Sunday, August 28, 2016
Whatsapp started to display a change in its privacy statements a week back and is prompting users to decide for themselves whether they want to share their phone numbers with Facebook or not. Whatsapp after 4 long years for the first time changed its privacy statement. While the previous privacy statement was 2000 words long, the new one is about 7000 words long which in itself states that a lot has changed.
First let us understand what Whatsapp has access to and what it does not. Due to the roll out of new end-to-end encryption in April this year, Whatsapp no longer has access to our images and personal texts but what it has access to is the information about our phone numbers and details of our operating systems.
Now if you give access to your profile infomation to Facebook, Facebook tries to show you as a friend suggestion to people who have you as a contact in their mobiles. They can also start to display more relevant ads to you. These use cases are okay but what if Facebook decides to do more in the future? Whatsapp says that it is selling your profile information only to Facebook and not to anyone else. That’s fine but what if Facebook wants to leverage that data in the future and sell that to somebody else? The analogy that I can think of is like Whatsapp saying “Hey we are selling guns to a trusted organisation. Its fine!” Now what if that trusted (really?) organisation decides to sell that guns to robbers and psychos?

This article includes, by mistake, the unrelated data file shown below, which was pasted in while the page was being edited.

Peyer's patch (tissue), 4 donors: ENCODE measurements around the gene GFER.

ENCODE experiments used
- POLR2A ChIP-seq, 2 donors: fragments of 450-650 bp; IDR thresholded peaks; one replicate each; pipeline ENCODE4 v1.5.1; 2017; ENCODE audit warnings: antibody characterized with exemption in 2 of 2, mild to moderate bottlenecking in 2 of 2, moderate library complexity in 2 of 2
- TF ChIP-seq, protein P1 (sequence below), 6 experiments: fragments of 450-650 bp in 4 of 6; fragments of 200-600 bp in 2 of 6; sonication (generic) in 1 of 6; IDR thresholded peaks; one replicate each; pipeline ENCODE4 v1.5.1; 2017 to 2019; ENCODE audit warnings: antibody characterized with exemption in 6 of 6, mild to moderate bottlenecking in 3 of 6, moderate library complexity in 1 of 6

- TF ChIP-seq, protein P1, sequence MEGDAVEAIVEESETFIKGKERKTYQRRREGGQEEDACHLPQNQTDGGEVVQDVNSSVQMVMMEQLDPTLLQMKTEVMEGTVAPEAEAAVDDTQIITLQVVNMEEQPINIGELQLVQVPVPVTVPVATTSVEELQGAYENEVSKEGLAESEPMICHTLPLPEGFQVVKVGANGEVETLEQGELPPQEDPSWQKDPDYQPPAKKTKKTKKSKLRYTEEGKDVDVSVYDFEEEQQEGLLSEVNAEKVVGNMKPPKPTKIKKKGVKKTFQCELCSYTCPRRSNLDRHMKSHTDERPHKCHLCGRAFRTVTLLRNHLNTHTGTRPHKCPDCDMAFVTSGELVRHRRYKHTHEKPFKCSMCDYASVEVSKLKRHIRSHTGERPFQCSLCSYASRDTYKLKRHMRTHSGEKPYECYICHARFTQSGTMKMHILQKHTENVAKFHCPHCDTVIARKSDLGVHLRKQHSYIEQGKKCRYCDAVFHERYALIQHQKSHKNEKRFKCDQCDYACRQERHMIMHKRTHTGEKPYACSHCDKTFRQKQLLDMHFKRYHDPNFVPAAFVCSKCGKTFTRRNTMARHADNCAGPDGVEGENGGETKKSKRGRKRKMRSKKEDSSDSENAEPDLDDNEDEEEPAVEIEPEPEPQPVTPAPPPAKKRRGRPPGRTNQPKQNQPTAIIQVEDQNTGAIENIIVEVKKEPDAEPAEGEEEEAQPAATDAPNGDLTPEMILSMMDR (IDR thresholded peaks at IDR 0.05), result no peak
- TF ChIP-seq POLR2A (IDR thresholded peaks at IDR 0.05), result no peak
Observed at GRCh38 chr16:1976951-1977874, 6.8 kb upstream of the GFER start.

Its only logical to think that Facebook should get something from Whatsapp for that they have spent $22 Billion (yes by the time the deal was closed it jumped $3 Billion in value) to acquire it. Now that Facebook had decided to drop subscription model for Whatsapp which used to be a $1 per year this January, the only way Facebook can monetise this platform is to collect some data out of it.
The voice of this article is a little harsh on Facebook and may look like a rant. But the reason is that, it would have been great for Facebook to take a high moral ground and say users can opt out of sharing their data whenever they want. The caveat here is that you can’t opt out of sharing your data after 30 days of accepting this proposal.
NOTE: The views expressed here are those of the author's and do not necessarily represent or reflect the views of DoT as a whole.
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